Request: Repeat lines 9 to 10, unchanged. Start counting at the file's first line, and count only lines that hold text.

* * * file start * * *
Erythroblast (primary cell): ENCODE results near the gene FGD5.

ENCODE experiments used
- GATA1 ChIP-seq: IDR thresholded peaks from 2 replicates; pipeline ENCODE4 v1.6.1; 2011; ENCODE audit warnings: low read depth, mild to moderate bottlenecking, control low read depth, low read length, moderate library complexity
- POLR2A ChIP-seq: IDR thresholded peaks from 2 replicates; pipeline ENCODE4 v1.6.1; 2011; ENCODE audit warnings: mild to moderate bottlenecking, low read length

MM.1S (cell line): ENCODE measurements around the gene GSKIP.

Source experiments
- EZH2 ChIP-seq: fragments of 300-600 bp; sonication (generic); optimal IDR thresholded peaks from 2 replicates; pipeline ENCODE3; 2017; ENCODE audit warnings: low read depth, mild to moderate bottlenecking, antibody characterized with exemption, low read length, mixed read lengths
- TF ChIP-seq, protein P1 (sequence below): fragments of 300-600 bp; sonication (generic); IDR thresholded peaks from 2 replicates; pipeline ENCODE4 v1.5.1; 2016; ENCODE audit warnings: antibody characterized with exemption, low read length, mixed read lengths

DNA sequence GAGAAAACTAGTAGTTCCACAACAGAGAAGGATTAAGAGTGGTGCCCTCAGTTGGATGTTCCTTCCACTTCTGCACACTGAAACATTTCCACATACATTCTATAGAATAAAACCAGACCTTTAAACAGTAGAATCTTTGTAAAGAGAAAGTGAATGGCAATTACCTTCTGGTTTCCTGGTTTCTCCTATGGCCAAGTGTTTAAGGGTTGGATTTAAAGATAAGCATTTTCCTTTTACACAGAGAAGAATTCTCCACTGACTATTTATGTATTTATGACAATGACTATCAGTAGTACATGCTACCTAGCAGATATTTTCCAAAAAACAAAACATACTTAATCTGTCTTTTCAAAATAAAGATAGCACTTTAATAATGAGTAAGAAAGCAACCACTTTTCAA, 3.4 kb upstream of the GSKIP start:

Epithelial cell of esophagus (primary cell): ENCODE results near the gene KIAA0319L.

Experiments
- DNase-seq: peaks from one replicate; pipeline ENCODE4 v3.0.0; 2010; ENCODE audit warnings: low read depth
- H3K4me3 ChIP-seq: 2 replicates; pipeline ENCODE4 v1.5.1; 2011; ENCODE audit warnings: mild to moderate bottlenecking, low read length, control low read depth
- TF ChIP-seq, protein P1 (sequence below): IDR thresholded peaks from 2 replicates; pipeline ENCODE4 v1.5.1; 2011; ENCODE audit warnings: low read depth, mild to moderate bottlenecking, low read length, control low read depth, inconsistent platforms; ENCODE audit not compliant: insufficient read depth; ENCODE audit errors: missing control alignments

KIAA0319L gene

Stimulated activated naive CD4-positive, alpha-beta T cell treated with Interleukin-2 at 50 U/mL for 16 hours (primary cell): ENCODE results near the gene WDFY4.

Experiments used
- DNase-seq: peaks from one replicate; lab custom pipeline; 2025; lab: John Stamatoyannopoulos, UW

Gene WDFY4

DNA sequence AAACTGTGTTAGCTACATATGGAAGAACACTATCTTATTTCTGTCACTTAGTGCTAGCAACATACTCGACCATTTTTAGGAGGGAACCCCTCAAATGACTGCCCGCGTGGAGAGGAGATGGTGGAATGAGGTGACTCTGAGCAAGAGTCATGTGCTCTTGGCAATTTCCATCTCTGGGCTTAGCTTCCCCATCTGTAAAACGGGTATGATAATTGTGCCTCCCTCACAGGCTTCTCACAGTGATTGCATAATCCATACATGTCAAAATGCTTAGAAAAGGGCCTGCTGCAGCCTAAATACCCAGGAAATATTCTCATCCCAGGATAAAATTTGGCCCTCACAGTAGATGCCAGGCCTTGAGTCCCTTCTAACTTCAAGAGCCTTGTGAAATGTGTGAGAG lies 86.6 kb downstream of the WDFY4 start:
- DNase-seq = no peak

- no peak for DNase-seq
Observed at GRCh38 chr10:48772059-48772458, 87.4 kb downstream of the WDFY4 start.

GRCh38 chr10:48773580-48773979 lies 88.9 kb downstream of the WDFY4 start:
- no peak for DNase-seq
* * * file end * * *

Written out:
DNA sequence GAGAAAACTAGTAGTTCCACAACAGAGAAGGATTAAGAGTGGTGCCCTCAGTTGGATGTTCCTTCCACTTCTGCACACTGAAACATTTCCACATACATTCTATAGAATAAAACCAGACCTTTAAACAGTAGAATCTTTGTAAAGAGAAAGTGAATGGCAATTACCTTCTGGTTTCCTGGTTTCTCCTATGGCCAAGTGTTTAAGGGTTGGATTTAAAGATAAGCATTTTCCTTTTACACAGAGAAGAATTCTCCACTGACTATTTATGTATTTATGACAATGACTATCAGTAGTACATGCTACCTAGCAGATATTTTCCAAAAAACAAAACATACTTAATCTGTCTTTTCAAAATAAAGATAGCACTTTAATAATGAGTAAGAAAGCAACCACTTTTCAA, 3.4 kb upstream of the GSKIP start:

Epithelial cell of esophagus (primary cell): ENCODE results near the gene KIAA0319L.